Reversing the Conventional Patterns: Shaw's First Attempt at Repudiation to Social Norms
Azeez Jasim Mohammed

To be a real playwright or to leave playwriting at all is George Bernard Shaw’s turning point in the beginning of his playwriting career and Widowers’ Houses, his first play, is a challenge after his failure in his previous five novels. The playwright criticises the magnates' sources of income and the negative effect of this income on the matrimonial life. With the help of William Archer, Shaw defies all the vows of Victorian norms and portraits his new logocentric thinking. The dramatist calls for woman's repudiation to social norms whereas his example of woman in this play exceeds his expectations and she manages to achieve her ends in the society she lives in successfully. Woman character in this play is not only supported to liberate herself and to become free woman in a patriarchal society but also she is enlisted to save her father and fiancé from the curse of their ‘tainted’ income. She challenges the conventional patterns and she flips them upside down in a way seemingly to say that social norms are what can be accepted rationally and what cannot, will be reversed so as to make it acceptable in a rational way.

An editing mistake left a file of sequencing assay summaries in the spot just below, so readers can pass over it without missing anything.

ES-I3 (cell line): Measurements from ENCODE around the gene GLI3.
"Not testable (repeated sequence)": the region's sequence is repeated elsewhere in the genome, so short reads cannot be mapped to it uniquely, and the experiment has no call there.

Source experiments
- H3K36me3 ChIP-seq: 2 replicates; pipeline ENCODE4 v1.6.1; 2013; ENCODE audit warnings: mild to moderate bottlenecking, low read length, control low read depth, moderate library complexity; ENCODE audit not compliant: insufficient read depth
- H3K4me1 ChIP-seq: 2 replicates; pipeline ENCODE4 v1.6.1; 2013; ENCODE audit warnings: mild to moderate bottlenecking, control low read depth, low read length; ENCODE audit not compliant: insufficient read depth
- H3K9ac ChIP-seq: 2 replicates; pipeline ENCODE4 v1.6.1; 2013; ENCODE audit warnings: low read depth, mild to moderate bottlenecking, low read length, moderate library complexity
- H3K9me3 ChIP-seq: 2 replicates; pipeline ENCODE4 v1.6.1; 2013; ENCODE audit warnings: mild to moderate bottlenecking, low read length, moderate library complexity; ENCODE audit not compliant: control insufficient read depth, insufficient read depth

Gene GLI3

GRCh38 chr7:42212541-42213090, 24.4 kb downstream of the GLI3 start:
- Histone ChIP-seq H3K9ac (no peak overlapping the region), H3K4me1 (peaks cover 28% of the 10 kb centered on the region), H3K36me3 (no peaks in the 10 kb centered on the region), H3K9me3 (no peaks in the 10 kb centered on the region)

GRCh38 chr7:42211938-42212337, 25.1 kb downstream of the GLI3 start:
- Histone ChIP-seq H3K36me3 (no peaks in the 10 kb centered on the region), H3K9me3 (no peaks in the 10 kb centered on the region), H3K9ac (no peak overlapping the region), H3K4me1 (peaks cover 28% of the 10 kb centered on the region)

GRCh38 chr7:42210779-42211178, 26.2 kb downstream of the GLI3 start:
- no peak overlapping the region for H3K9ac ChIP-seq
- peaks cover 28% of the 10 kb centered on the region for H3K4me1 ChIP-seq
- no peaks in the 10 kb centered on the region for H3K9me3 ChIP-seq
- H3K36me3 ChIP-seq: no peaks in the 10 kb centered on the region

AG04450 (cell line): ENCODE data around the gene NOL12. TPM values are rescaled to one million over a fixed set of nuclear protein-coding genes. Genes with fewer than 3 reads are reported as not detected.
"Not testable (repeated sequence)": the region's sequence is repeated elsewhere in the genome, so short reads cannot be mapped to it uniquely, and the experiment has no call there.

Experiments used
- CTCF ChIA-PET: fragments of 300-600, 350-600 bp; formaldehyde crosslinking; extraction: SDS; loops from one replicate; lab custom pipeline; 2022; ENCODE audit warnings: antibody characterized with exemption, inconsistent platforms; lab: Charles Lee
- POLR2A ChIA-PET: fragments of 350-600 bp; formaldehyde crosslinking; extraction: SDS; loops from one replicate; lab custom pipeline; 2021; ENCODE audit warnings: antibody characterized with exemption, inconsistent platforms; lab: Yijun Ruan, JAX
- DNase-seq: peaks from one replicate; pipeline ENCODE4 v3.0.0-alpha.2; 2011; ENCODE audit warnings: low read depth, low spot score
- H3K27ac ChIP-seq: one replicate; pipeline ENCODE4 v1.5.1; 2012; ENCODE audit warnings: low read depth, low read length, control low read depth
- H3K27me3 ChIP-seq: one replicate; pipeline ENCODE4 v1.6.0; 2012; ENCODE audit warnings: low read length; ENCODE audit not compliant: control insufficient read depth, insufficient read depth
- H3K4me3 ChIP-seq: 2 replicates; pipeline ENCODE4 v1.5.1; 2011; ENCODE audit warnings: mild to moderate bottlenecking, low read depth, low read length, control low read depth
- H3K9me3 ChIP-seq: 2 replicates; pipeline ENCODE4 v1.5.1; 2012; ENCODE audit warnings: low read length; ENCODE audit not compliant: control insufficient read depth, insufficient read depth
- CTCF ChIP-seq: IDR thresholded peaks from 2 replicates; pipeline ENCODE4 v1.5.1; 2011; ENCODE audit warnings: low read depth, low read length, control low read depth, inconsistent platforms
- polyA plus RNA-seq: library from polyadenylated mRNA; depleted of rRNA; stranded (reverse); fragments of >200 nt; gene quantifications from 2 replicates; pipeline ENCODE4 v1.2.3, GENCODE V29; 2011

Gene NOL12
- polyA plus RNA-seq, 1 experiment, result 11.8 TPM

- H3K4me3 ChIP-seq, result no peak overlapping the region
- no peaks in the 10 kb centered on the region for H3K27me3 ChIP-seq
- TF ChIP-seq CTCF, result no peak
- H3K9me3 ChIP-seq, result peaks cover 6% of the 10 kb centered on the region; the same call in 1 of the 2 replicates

Full Text: PDF

Copyright © 2014: The Brooklyn Research and Publishing Institute. All Rights Reserved.
Brooklyn, NY 11210, United States